as possible.

    The current version of sendmail is available from:

    The MD5 checksum for this distribution is:

        MD5 (sendmail.8.8.4.patch) = bb0f24abdb1416748b0c7a9f9315fa59
        MD5 (sendmail.8.8.4.tar.Z) = 0b4e4d09c75733ab63dde1cb6a52c615
        MD5 (sendmail.8.8.4.tar.gz) = 64ce6393a6968a0dc7c6652dace127b0

3.2 Workaround

    Eric Allman, the author of sendmail, has provided the following

    Set the UnsafeGroupWrites option in the file.  This option
    tells sendmail that group-writable files should not be considered safe
    for mailing to programs or files. This causes sendmail to refuse to
    run any programs referenced from group-writable files.  Setting this
    option is a good idea in any case, but may require that your users
    tighten permissions on their .forward files and :include: files.

    The command "find <filesystem> -user root -type f -perm -020 -print"
    will print the names of all files owned by root that are group
    writable on a given <filesystem>.

    In addition, group memberships should be audited regularly.  Users
    should not be in groups without a specific need.  In particular,
    root generally does not need to be listed in most groups.

    As a policy matter, root should have a umask of (at least) 022 so that
    group writable files are made consciously.  Also, the aliases file
    should not reference :include: files in writable directories.

4.  Additional Measures

    This section describes some additional measures for increasing the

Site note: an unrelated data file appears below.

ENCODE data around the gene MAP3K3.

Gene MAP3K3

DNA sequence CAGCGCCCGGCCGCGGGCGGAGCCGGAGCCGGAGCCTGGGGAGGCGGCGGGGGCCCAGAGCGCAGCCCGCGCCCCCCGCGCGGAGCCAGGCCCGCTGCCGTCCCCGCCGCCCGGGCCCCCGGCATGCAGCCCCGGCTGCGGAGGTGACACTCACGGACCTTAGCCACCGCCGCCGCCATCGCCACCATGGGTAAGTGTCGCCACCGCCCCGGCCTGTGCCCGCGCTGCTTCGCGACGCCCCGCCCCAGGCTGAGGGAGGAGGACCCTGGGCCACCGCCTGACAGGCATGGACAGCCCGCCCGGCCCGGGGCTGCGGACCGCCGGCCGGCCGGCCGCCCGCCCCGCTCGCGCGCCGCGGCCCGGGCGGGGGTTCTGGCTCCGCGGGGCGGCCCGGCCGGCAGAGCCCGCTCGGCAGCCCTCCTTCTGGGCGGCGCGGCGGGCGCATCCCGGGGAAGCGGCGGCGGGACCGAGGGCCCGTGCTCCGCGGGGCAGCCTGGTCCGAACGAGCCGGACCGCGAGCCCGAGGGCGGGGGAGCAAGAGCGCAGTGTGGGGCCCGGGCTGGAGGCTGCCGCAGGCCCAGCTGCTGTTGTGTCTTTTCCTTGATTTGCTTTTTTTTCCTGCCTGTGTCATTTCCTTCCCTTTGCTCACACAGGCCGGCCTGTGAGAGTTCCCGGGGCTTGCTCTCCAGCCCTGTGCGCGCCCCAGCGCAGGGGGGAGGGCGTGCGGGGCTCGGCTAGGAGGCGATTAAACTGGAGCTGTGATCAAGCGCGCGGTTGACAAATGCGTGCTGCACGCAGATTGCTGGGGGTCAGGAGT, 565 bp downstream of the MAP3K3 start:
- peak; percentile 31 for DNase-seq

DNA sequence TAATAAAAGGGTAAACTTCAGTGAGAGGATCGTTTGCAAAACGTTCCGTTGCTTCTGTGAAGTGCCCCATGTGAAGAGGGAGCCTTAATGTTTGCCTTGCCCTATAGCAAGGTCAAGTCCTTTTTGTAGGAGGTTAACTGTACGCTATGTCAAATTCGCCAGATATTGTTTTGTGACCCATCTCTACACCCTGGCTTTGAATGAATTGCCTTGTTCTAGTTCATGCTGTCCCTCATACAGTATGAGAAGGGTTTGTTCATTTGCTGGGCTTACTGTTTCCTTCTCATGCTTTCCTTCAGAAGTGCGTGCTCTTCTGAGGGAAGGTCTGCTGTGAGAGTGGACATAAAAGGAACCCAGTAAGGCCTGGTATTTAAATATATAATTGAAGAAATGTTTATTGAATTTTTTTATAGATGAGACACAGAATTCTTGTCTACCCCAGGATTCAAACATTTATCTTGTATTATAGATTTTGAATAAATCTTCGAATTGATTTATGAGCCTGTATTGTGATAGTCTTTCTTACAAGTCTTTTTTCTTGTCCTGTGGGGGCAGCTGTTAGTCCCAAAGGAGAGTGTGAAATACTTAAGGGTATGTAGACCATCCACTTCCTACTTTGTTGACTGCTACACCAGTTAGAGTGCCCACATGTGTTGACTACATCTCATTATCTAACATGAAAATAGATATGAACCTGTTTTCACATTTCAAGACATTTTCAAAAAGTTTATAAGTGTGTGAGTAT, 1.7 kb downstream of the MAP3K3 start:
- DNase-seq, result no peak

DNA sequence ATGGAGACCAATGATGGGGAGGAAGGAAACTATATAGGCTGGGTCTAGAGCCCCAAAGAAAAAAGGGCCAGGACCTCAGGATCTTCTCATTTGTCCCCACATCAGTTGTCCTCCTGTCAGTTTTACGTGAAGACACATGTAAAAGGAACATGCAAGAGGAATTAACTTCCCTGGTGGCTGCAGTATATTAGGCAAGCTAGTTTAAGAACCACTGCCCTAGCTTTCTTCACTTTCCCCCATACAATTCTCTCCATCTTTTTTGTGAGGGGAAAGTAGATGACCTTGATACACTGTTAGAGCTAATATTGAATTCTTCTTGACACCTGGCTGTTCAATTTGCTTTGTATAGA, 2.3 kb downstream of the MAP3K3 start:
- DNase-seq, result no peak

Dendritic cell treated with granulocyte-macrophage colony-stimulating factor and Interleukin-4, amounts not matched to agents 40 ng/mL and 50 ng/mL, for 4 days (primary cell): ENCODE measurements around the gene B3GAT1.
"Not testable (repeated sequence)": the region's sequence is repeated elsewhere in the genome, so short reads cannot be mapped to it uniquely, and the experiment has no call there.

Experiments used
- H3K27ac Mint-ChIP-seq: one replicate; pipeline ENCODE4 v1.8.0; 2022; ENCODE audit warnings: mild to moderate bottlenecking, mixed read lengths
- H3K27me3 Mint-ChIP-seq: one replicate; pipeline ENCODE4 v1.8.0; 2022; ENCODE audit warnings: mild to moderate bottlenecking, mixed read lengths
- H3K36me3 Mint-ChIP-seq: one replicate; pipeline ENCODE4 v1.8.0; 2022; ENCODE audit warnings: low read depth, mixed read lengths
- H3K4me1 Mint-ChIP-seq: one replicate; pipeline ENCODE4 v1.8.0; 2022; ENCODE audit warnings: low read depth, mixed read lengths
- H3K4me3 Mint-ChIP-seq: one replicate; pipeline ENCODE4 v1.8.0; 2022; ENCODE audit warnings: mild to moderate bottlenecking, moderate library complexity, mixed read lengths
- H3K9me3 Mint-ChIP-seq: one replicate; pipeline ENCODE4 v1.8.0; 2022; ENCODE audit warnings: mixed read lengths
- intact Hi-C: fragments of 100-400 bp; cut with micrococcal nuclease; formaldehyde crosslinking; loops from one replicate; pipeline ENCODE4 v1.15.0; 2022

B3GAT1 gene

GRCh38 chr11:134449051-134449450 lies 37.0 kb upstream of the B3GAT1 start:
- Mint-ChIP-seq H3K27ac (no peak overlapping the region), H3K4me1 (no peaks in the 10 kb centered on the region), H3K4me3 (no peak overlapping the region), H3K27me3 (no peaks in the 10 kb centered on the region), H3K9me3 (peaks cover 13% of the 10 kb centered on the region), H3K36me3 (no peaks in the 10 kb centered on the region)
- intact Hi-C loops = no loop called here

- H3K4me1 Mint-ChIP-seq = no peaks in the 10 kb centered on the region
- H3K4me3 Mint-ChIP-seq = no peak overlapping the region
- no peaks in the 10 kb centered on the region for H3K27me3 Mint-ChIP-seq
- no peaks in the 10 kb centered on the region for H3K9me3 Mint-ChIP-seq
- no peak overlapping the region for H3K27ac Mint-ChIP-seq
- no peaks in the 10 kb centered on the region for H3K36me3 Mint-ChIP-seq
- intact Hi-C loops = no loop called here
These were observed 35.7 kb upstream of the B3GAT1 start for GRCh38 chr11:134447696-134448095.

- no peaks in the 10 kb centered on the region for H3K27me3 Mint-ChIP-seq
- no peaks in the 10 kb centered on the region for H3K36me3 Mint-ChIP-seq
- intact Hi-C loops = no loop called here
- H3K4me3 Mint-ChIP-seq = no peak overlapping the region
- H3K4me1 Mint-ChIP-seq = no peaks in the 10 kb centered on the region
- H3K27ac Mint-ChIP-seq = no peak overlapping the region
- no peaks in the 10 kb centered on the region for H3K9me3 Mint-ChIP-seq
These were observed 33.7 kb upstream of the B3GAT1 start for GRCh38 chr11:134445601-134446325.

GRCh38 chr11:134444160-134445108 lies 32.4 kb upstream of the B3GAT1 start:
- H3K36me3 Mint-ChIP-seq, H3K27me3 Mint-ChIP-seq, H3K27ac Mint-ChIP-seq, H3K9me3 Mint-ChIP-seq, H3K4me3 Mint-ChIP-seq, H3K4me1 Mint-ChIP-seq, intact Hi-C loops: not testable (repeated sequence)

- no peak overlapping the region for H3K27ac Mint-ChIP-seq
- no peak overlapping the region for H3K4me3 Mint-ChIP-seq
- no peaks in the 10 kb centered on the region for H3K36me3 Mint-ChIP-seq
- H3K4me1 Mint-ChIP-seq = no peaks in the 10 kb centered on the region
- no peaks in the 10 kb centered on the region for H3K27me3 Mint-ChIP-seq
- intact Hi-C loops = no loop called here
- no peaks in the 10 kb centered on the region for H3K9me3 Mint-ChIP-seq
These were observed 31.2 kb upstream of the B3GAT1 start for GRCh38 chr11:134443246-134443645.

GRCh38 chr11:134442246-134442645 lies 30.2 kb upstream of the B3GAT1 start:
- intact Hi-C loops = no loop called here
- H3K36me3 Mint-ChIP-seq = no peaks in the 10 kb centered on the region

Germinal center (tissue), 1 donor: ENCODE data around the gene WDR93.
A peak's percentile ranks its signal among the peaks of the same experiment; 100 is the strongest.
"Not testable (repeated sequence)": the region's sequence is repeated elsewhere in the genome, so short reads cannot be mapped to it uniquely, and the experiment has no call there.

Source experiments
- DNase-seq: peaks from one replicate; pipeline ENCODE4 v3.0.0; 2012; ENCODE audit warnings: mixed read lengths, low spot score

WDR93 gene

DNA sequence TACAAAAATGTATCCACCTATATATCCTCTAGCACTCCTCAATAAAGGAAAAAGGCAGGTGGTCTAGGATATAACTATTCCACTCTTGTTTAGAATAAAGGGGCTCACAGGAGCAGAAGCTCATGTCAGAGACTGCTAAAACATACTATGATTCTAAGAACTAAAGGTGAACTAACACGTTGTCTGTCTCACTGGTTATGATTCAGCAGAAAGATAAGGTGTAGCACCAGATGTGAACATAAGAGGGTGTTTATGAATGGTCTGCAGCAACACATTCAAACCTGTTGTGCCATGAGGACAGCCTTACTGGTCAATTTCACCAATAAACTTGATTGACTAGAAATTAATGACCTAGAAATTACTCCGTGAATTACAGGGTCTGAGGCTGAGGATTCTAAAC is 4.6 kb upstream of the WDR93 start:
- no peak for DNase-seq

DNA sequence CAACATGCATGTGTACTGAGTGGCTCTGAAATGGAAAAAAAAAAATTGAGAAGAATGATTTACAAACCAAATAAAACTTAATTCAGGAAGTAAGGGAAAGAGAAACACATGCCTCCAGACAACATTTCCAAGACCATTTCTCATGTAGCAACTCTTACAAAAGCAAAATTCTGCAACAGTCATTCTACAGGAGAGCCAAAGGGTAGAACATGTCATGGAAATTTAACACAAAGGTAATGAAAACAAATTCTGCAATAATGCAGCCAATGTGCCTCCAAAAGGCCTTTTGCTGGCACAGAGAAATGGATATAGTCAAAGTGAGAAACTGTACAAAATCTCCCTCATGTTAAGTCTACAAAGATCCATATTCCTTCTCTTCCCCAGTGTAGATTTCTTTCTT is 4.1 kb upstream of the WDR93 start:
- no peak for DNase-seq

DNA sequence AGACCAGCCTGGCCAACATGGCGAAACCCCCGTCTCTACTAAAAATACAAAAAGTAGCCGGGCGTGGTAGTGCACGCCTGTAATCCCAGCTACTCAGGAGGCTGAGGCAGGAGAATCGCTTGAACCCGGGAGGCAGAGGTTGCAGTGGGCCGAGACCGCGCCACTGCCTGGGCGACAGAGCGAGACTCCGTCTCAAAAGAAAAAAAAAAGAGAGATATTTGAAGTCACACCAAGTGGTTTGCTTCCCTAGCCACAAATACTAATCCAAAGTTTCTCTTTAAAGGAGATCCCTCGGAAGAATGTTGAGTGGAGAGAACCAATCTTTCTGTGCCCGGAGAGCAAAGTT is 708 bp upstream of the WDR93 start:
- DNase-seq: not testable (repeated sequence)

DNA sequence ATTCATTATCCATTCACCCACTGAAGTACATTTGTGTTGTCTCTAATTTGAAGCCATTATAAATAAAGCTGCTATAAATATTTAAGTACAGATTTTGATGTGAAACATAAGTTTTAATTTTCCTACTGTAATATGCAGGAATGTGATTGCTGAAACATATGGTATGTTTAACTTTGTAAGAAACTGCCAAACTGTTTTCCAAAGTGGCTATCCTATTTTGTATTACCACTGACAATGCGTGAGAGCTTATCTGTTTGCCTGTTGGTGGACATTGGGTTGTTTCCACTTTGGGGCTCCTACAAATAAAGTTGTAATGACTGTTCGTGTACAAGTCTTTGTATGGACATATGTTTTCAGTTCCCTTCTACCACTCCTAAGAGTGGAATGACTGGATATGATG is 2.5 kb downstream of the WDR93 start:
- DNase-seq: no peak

security of sendmail.  These measures are unrelated to the
    vulnerability described in this advisory but should be followed.
    Sites must apply the Workarounds/Solution described in Section 3 first,
    and then optionally apply the additional measures described in this

4.1 Restrict Ability to Mail to Programs

    If the ability to send electronic mail to programs (for example,
    vacation programs) is not required, this feature should be disabled.
    This is achieved by modifying the "Mprog" line in the configuration
    file to mail to "/bin/false" rather than "/bin/sh".  The following
    line in the ".mc" file will achieve this:

	define(`LOCAL_SHELL_PATH', `/bin/false')dnl

    If mailing to programs is required, it is recommended that the sendmail
    restricted shell, smrsh, be used at all times.  This applies to all
    versions of sendmail, including vendor versions.  smrsh is supplied
    with the current version of sendmail and includes documentation and
    installation instructions.

5.  Additional Information

    Sendmail 8.8.4 also fixes a denial of service attack.  If your system
    relies on the TryNullMXList option in order to forward mail to third
    party MX hosts, an attacker can force that option off, thereby causing
    mail to bounce.  As a workaround, you can use the mailertable feature
    to deliver to third party MX hosts regardless of the setting of the
    TryNullMXList option.

AUSCERT thanks Eric Allman for his rapid response to this vulnerability,
and for providing much of the technical content used in this advisory.
AUSCERT also thanks Terry Kyriacopoulos (Interlog Internet Services) and
Dan Bernstein (University of Illinois at Chicago) for their reporting
of these vulnerabilities.

[ End of AUSCERT Advisory ]


CIAC wishes to acknowledge the contributions of AUSCERT and Eric Allman for the
information contained in this bulletin.